Probably never had so many of New York’s real estate elite crammed themselves into such a small space as happened Sunday afternoon at the press preview of proposals to develop the Western Rail Yards: Steve Roth, Stephen Ross, Jerry Speyer and his son Rob, Ric Clark, Gary Barnett, Steven Holl, Helmut Jahn and Rafael Pelli. S.I. Newhouse even dropped by, very casually dressed, as proof that if Mr. Roth’s bid won, he’d move Condé Nast west to 10th Avenue.
They all crammed themselves into a vacant storefront on West 43rd Street to show of their versions of New York’s future: towering buildings that will pack some 30,000 residents and workers into a six-square block area along the Hudson River, between 30th and 33rd streets. The architectural models themselves costs tens of thousands of dollars; the bids, submitted last month, ate up a few million, according to a number of developers.
Not surprisingly, the five teams talked a lot about how their particular plan creates a vibrant new neighborhood– this, after all, is the retail version of the plans. No financials were disclosed, and the point is to try to curry favor with the public to create a popular favorite. The Metropolitan Transportation Authority–which, with the Bloomberg administration’s input, will choose the winner in the next few months–has got to pay more attention to how much money each team is offering, when they’d be able to pay it, and how likely they’d get it done.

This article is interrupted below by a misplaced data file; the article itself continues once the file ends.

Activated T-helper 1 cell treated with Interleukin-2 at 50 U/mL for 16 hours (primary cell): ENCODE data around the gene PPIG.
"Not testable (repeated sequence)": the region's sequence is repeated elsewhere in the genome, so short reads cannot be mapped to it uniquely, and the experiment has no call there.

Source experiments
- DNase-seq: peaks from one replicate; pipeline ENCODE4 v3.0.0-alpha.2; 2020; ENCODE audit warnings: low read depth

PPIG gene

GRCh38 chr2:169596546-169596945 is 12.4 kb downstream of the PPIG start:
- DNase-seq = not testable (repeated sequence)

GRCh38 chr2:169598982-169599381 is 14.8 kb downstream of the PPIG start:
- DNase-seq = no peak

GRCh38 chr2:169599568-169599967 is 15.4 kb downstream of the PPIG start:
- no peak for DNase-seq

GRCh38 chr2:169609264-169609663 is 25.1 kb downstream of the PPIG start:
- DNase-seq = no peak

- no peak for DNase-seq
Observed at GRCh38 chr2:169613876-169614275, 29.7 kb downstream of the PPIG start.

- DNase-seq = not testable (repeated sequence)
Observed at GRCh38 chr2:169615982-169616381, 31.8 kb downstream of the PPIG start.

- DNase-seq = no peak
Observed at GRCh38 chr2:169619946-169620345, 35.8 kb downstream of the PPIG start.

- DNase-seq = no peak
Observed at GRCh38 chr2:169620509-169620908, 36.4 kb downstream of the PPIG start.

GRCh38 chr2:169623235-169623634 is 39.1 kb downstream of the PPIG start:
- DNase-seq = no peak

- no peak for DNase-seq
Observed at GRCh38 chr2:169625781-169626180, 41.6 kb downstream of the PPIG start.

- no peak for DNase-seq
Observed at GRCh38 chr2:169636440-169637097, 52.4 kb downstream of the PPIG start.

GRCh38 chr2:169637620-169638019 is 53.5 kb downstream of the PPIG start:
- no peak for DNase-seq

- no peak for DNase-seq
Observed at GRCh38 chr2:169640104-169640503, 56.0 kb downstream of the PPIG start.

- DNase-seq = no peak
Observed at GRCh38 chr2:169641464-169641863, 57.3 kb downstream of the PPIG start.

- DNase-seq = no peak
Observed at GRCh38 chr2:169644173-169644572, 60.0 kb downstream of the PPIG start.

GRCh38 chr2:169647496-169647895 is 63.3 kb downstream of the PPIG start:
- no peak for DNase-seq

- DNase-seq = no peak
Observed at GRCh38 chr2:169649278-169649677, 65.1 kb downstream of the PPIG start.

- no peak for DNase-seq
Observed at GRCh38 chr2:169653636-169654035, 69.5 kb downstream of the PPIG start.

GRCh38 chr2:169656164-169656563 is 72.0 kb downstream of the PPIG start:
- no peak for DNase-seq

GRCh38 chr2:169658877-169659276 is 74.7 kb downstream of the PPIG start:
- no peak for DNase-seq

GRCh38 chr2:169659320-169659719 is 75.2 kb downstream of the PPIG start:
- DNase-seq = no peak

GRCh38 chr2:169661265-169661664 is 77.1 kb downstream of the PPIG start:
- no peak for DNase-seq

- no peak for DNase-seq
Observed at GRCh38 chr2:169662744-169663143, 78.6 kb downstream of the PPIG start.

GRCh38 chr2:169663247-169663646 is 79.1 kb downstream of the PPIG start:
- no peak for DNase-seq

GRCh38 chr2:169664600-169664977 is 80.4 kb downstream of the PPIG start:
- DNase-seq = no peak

“There are two or three of these that are done by teams that are really competent,” said Mr. Roth, “and in the end I think it’s going to be the financial part of the deal that is going to differentiate them.”
Each of the plans profess to save the northern section of the High Line and promise to provide at least some affordable housing. The tallest buildings would stretch 1,000, 1,100, even 1,300 feet into the air. (The Empire State Building now clocks in at 1,250 feet.) The cost, according to a number of the developers, will likely come in between $10 billion to $20 billion, with completion anticipated in the early 2020’s.
There were also plenty of wild and creative ideas, like, from Brookfield Properties, Diller Scofidio & Renfro’s towers (pictured above) that are joined by a quarter-mile running track; mechanisms to reuse sullage for irrigation; patent-pending technology to create a better platform over the rail yards; a movie screen on which 20th Century Fox could premiere new films; and so on.
The exhibit of the five proposals, which includes architectural models, displays and videos, will be open to the public every day for the next two weeks, from 8 a.m. to 8 p.m., starting today (with the exception of Thanksgiving). The address is 335 Madison Avenue, although the storefront is really located at the northwest corner of 43rd Street and Vanderbilt Avenue. Comment cards will be available for visitors to give input.
The Real Estate will post synopses of the five designs throughout the day.